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Food processing industry in Egypt

Egypt’s food processing is a very dynamic sector,


averaging a compound annual growth rate of 12
percent in the last 5 years. The food processing
industry in Egypt is very fragmented, providing
ample opportunities to tap into the market at all
levels. Barriers to entry are low, as Egypt only
requires product registration for special dietary
food products. However, many U.S. food
ingredients face high tariffs vis-a-vis ingredients
from Europe, Africa and the Middle East, which
enjoy a favorable tariff regimen due to trade
agreements. The top U.S. food ingredient export
to Egypt is processed dairy products at $106 million in 2014 or 82 percent of total exports of U.S. food
ingredients and will remain the leading food ingredient export from the US in the near future. Other
best prospects include U.S. processed eggs, retaining a 20 percent market share Cairo Orestes Vasquez
Ibrahim Mohamed Ron Verdonk Annual 2015 Food Processing Ingredients Egypt 11/9/2015 Required
Report - public distribution and an annual growth rate in sales of 5 percent. U.S. processed vegetables
and pulses have established a niche market in Egypt’s food processing sector. Food preparations face
comparatively lower tariff rates at 5 percent, against the non-tariff rate for African, European, and
Middle Eastern competitors.

Food Processing Sector Egypt’s food processing is a very dynamic sector, accounting for five percent of
the country’s GDP valued at LE 108 billion ($13.5 billion) in 2014 (figure 1). The sector averaged an
annual growth rate of 12 percent in the last 5 years and consists of 77,285 establishments, employing
hundreds of thousands of Egyptians.

The food processing sub-sectors have all increased sales at a brisk pace, with the nutrition/staple sector
dominating all other sectors. In 2014, this sector attained sales of close to EGP 57 billion ($7.3 billion),
followed by the impulse and indulgence product sector at EGP 24 billion ($3.07 billion), and dried
processed food at EGP 11.9 billion ($1.62 billion)
The food processing sector imported $1.89 billion in food ingredients in 2014, excluding meat and bulk
commodities, an increase of 15 percent over 2013. In the last 5 years, imports have grown by an annual
rate of 15 percent (figure 3).

In 2014, Egypt’s top food ingredient import was processed dairy products valued at $802 million, which
includes powdered milk, butter, whey, and cheese. The second largest import category was food
preparations at $293 million, and this includes malt extract, protein concentrates, yeasts, pectates, and
starch. The third highest value import was prepared or preserved seafood at $278 million (figure 4).

• In 2004, the food processing industry (FPI) posted total production of EGP 31 billion representing 50%
of total output of Egypt’s industrial sector. The industry also registered a strong annual growth rate of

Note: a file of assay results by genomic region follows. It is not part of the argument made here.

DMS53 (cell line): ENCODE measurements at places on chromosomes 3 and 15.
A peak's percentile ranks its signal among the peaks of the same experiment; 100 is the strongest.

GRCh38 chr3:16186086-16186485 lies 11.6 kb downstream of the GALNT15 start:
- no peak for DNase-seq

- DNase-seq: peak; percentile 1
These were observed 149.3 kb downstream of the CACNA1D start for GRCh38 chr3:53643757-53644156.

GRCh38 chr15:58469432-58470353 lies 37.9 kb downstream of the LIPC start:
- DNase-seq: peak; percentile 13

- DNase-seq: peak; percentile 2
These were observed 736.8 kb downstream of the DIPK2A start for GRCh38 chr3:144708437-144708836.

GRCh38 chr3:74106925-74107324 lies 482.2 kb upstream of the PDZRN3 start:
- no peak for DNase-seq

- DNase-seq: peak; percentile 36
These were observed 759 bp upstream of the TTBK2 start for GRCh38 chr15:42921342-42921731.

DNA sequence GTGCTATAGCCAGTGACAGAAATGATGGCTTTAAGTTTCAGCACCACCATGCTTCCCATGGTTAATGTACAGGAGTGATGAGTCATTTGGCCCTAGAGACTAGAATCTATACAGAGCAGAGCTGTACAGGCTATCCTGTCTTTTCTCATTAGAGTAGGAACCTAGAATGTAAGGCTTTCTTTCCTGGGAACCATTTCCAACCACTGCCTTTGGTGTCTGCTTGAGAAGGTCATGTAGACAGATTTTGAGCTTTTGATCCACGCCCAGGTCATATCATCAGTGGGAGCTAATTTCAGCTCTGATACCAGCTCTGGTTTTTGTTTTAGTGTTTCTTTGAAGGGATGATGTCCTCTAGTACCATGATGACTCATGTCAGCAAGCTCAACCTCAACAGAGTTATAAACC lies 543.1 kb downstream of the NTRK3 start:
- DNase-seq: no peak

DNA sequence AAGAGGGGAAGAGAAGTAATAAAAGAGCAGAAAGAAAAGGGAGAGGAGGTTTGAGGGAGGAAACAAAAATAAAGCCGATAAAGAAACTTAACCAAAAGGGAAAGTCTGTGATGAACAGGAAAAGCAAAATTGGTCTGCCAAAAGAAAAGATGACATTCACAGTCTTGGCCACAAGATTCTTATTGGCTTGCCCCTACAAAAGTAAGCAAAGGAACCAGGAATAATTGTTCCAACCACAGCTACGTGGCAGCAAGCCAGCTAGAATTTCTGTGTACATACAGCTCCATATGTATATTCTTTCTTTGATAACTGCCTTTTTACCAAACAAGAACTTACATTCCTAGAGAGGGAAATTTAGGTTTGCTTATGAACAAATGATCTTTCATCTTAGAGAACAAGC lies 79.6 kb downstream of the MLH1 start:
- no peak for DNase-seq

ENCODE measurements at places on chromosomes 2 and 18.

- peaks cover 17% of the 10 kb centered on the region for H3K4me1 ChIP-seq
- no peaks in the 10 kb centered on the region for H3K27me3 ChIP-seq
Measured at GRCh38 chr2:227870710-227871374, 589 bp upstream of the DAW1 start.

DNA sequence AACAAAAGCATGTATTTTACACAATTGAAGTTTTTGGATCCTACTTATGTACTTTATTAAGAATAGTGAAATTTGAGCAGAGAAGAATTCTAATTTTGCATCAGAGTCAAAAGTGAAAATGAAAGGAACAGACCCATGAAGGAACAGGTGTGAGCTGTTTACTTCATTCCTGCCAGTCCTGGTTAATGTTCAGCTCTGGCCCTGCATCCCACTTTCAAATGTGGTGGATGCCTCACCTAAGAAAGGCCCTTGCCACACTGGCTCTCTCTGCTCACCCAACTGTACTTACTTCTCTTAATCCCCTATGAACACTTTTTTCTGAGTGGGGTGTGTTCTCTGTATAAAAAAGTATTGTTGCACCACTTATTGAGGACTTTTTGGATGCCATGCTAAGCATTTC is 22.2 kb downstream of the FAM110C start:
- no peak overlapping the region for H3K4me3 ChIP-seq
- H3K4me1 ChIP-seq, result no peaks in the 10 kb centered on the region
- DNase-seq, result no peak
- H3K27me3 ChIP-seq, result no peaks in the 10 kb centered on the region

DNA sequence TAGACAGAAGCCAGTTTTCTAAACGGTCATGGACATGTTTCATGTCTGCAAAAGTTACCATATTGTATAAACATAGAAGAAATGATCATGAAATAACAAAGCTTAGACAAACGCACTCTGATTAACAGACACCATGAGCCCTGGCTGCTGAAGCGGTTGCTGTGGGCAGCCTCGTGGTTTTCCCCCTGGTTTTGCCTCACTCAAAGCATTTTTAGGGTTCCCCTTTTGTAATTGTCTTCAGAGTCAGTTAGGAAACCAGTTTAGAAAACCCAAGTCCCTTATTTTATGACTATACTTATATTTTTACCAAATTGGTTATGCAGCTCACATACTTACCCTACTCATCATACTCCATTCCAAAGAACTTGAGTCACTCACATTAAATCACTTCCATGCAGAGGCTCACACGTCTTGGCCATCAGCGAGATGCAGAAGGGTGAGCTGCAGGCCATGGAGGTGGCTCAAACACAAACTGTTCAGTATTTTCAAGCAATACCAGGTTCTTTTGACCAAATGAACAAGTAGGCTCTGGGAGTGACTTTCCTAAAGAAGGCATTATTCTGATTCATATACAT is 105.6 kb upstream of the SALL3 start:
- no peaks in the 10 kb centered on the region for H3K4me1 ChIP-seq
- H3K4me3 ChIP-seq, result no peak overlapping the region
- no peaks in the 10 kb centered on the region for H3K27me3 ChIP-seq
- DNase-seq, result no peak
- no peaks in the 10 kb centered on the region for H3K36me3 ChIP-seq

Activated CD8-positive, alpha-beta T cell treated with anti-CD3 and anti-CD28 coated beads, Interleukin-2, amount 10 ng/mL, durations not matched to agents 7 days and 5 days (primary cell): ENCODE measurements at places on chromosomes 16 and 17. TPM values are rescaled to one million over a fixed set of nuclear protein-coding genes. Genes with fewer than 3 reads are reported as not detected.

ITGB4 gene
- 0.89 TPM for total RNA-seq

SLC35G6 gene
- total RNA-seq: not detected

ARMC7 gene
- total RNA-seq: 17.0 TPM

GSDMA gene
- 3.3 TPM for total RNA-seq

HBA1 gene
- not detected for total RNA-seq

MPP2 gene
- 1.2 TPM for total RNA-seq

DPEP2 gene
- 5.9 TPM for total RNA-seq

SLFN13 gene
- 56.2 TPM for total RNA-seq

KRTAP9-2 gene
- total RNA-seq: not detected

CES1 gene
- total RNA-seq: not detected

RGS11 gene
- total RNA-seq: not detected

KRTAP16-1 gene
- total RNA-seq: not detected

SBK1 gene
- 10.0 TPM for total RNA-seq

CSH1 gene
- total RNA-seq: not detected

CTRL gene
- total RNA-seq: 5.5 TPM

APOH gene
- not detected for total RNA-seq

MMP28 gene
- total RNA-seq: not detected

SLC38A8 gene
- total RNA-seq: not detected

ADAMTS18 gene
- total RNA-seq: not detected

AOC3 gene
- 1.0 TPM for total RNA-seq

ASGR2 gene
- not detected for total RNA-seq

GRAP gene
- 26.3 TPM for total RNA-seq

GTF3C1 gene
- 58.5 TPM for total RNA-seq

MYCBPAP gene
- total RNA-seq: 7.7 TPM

20%.
• The formal food processing industry consists of 4700 registered enterprises employing roughly
250,000 skilled workers.
• 87% of the formally registered FPI enterprises are small or medium-sized enterprises (SMEs) which
focus on niche products for regional and local markets. 17.4% are large enterprises that operate over
multiple product sectors, largely for export markets.

• The Egyptian FPI is a large foreign income generator, with export revenues of FPI companies
amounting to $625.8 million in 2003.
• The FPI holds the second largest share of 6.85% in total Egyptian manufactured exports, led by the
mineral fuels and oil products sector with 31.3%.
• Egypt's export performance in fruit and vegetable juices
is outstanding among its regional and global peers, and it
undeniably maintains a consistent performance towards
increased exports of fresh, chilled, and frozen vegetables.
• Strategic alliance with academic, R&D institutes such as
National Research Centre (serving 45 enterprises), and the
Food Technology Centre FTC (serving FPIs through the
Industrial Modernization Centre IMC), helps in increasing
domestic market competitiveness as well as encouraging
enterprises to join the formal sector.
• The GOE established a 50 million fund in January 2005
which was mainly to support and upgrade agro-food
processing operations in Egypt and increase FPI exports.
• The FPI has high growth potential due to low cost raw
material supplies, as well as low labor costs compared to
other global and regional competitors.
Egypt has succeeded in attracting foreign investors who
play a major role in the food processing industry along with
successful national players. Major existing MNCs include
Nestlé, Kraft and UniLever.
• The future expansion of some of the existing international/modern food retailers, the development of
packaging industries, and the growing population of 70 million with an annual growth of 1.99%, would
necessarily provide the driving force for improving cost/price competitiveness, product quality, and
services in the FPI sector and for attracting more investments to expand the industry.
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